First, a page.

Hunger for wealth and human sacrifice

Nile Post News

Nile Post News

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Humans ought to be ordinarily defined by their unique sense of humanity but we have since deviated from it in the name of ambition and desire for prosperity. And who is to blame, MONEY!

Loiusa May Alcott said, “Money is the root cause of all evil, and yet it is such a useful root that we cannot get on without it anymore than we can without potatoes.”

I couldn’t say anything less or better! Simply put, money is a necessary evil. It is the motivation behind almost every ambition if not all.

On the 13th of August 2018, it was reported in the news that authorities recovered 5 buried bodies being victims of human sacrifice from a witchdoctor’s shrine.

In an interview, one of the suspects revealed that he killed and buried human beings in his shrine to get wealth and riches! When did murder become the cost for wealth and riches?

Human sacrifice is the act of killing one or more humans especially children, usually as an offering to a deity, as part of a ritual.

In 2016, The African Network for the Prevention and Protection Against Abuse and Neglect (ANPPCAN) reported that almost 3000 children disappear from their homes every year.

The law on human sacrifice ordinary takes the criminal realm by nature. It is captured as murder by The Penal Code Act under Sections 188 and 189 whose punishment is imprisonment for life.

At the least, when the offender fails to accomplish their goals, they will be charged with attempted murder, sometimes kidnap and any other offence that will legally fit the facts at hand.

Other laws on human sacrifice are The Witchcraft Act of 1957. It was very hard to try anyone under this act due it to its vague expression and it has gradually been abandoned.

In 2009, The Prevention of Trafficking in Persons Act was enacted to regulate the killing of humans for human parts; it contains several sections on trafficking for use of body parts.

In 2016, The Children’s Act was amended to further protect children from violence and provide a right to access child protection services. This development specifically prohibits child sacrifice and trafficking and also ensures a service for children who have been victimized.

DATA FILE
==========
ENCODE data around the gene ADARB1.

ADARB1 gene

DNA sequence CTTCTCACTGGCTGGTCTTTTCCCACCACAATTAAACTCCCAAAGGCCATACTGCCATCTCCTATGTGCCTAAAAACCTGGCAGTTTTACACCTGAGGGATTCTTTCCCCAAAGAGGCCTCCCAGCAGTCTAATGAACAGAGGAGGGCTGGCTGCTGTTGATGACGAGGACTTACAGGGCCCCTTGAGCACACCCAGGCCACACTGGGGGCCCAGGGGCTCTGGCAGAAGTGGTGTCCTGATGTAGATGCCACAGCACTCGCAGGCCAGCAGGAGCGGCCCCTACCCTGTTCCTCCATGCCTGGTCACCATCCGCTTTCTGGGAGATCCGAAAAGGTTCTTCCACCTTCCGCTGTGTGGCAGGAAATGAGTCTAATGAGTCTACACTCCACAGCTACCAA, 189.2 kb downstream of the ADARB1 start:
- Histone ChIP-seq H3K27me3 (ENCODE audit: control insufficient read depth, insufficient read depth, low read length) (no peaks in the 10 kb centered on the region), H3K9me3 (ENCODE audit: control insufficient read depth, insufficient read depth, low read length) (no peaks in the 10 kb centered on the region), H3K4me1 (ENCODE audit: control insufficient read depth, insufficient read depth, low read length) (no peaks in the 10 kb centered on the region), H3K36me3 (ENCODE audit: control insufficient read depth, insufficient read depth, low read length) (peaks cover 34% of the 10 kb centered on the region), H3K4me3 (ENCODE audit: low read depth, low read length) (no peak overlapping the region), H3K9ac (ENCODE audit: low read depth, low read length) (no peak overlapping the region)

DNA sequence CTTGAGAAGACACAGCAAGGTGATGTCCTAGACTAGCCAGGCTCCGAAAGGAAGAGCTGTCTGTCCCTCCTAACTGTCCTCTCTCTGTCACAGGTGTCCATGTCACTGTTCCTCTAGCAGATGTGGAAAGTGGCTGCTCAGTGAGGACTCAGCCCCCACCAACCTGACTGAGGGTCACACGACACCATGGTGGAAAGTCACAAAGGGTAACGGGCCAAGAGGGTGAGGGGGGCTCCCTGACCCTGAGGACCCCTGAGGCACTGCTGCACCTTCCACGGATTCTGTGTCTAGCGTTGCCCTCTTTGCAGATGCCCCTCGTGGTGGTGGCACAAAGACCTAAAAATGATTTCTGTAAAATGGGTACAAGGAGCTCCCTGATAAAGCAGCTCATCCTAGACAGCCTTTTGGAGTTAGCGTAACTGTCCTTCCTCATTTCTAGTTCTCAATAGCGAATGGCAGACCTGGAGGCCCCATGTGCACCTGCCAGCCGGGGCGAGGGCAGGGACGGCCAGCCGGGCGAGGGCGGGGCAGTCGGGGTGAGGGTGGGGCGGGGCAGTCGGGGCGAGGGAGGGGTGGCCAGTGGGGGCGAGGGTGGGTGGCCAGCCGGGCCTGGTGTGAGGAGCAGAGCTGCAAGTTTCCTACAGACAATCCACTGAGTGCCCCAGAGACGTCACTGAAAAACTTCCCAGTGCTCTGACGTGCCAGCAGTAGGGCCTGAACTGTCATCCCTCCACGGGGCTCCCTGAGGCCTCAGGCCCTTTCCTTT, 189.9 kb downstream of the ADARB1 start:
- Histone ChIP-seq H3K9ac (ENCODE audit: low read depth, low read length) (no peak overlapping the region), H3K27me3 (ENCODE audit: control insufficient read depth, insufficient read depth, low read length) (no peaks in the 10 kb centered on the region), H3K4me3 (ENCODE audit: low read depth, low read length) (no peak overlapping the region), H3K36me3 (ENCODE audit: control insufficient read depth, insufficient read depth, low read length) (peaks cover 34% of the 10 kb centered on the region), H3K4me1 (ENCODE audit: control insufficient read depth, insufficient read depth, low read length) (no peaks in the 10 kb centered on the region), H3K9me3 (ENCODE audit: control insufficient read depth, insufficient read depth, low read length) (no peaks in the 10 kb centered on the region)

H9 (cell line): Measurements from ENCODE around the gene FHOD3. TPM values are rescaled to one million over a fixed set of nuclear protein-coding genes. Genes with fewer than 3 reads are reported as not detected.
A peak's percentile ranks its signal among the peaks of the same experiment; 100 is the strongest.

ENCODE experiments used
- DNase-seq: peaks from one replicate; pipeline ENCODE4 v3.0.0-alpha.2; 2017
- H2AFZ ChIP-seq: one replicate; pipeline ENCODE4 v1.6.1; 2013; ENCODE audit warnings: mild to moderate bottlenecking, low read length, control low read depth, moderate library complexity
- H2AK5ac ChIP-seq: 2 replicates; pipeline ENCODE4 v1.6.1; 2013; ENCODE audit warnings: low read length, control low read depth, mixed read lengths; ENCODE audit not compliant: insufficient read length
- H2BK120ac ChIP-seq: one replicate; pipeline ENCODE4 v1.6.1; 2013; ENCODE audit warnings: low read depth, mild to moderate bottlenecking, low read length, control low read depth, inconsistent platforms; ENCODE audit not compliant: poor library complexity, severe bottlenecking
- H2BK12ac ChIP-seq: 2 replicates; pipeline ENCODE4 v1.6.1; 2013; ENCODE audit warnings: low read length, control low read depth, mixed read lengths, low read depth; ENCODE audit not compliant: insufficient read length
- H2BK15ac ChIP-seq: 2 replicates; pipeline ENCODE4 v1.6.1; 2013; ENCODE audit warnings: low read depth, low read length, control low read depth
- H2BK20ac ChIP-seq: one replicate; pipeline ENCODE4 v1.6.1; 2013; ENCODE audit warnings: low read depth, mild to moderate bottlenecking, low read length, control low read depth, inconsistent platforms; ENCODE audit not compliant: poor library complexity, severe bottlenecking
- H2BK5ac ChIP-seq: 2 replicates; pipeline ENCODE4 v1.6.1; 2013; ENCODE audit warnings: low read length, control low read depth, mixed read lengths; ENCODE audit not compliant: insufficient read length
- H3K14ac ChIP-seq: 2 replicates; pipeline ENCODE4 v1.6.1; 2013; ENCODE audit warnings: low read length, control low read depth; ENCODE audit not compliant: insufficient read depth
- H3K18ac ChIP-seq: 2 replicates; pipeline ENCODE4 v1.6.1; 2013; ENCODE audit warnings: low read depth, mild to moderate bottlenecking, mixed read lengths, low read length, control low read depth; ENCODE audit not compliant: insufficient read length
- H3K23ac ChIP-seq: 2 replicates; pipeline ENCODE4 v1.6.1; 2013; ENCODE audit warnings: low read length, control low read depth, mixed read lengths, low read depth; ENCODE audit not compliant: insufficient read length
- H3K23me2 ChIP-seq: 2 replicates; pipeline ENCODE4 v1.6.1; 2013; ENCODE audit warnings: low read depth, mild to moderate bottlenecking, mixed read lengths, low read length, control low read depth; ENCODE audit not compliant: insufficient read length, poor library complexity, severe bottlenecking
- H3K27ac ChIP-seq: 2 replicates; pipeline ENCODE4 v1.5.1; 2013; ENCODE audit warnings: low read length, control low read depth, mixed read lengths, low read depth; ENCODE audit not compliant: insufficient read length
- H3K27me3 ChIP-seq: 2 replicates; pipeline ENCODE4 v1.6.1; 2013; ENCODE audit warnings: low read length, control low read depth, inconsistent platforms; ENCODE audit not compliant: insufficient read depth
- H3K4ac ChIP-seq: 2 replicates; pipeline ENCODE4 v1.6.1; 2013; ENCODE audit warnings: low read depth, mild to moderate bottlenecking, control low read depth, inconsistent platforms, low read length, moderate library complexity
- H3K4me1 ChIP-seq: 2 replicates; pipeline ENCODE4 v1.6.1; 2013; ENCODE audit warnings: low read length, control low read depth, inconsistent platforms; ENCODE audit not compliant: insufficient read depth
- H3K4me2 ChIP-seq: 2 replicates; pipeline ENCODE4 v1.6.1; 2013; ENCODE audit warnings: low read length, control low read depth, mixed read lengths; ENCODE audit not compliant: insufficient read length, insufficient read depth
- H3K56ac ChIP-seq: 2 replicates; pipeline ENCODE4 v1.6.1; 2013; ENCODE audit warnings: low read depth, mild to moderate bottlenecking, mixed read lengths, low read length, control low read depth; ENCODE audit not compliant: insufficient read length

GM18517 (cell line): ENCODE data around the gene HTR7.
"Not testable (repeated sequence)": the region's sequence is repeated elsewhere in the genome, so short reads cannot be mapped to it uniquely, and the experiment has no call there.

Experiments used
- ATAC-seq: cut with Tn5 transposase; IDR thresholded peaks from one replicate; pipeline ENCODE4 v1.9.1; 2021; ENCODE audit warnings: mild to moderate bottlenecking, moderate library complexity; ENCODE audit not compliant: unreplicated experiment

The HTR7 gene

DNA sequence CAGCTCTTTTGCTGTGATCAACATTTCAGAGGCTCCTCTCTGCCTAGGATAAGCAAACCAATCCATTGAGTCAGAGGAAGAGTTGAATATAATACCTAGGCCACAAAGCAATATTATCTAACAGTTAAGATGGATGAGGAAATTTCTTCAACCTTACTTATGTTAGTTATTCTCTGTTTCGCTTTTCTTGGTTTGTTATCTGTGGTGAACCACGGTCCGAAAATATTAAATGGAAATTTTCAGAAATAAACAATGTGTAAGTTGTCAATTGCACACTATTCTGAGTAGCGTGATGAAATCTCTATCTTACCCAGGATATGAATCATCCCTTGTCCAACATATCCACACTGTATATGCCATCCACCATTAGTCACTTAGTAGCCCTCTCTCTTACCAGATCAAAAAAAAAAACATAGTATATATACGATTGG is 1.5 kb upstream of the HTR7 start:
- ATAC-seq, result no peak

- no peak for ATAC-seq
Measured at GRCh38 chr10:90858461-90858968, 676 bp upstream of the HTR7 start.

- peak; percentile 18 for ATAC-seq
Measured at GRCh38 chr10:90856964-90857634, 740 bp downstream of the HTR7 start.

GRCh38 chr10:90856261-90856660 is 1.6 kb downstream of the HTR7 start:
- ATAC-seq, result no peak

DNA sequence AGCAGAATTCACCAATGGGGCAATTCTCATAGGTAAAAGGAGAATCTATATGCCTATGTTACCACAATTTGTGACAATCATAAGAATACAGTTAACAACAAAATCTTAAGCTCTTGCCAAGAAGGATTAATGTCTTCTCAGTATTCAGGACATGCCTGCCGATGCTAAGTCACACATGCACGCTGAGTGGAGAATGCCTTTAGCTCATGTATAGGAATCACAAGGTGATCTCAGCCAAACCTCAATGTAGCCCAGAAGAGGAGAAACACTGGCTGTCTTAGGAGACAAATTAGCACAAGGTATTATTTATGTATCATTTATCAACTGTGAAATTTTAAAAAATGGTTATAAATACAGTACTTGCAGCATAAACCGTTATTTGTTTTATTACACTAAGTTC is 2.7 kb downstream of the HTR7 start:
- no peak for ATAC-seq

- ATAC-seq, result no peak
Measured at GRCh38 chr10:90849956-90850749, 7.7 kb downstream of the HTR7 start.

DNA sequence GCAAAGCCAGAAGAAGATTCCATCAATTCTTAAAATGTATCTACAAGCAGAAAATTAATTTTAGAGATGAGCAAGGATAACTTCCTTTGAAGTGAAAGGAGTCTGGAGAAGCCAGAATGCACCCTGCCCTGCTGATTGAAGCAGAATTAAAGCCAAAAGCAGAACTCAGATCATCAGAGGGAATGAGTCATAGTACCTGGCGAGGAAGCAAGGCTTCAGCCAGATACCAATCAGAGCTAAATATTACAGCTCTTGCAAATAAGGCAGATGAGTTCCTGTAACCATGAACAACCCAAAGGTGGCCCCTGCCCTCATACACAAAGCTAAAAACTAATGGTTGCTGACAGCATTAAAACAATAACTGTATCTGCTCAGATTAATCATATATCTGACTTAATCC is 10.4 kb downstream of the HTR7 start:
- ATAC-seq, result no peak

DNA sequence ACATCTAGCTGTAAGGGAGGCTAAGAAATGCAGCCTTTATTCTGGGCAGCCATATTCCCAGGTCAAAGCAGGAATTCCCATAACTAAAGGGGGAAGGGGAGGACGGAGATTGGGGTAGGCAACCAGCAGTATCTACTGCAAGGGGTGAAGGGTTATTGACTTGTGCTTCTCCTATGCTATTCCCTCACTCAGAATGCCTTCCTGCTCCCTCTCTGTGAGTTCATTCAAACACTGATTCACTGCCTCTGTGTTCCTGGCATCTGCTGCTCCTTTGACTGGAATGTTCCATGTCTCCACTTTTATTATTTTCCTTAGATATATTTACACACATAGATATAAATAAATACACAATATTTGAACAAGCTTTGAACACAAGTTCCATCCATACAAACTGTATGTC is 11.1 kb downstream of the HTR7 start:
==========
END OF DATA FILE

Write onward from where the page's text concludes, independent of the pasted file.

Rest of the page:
The legal implications of human sacrifice are not as grave as the crime itself.

The law will hardly subject the perpetrator to a similar fate due to the slow approach to the death penalty in Uganda thus letting the perpetrator live their natural life whether in prison or not while the victims breathed their last or suffer untold physical and/or psychological pain.

This explains why society will usually rise in arms to “punish” the “sacrificer” once identified albeit the authorities sometimes salvage the situation before ‘all hell breaks loose’ thereby saving the offender.

The Justice Law and Order Sector has however been proactive in implementing the sanctions imposed by the law.

In 2016, the prosecution adduced evidence in the case of Uganda Vs Namuyanja & Anor, to prove that the private parts, tongue, small and large intestines of the victim were removed and taken to an unknown destination and the victim was tortured before death.”

His Lordship Joseph Murangira, the trial Judge convicted and sentenced the 82 year aged Namuyanja Hanifa to 18 years imprisonment for participating in the murder and act of child sacrifice of her own granddaughter.

Another famous and recent case in point is that of the ‘very rich’ Kampala Businessman Godfrey Kato Kajubi who received a life sentence in 2012 for the ritual murder of a 12 year old boy who was beheaded and his genitals cut off.

Unfortunately, by the time the vice is identified, the damage is usually already done. If the law can only do so much about human sacrifice, and yet the vice lives on, what could be done to curtail it?

Emphasis should be had on implementing precautionary and prevention measures.

Individually, one must have the curtsey to avoid circumstances that could put you in harm’s way like moving alone in the wee hours of the night, moving with unidentified persons in risky places and notifying the authorities of any suspicious activity and people.

Sensitize and educate children about human and child sacrifice, and enlighten them on how to avert the chances of being victims of the same.

Also engage in learning a few self defensive tactics to help you escape when attacked by potential human sacrificers.

A problem shared is half solved!

 The author is a Legal Associate at PACE ADVOCATES.

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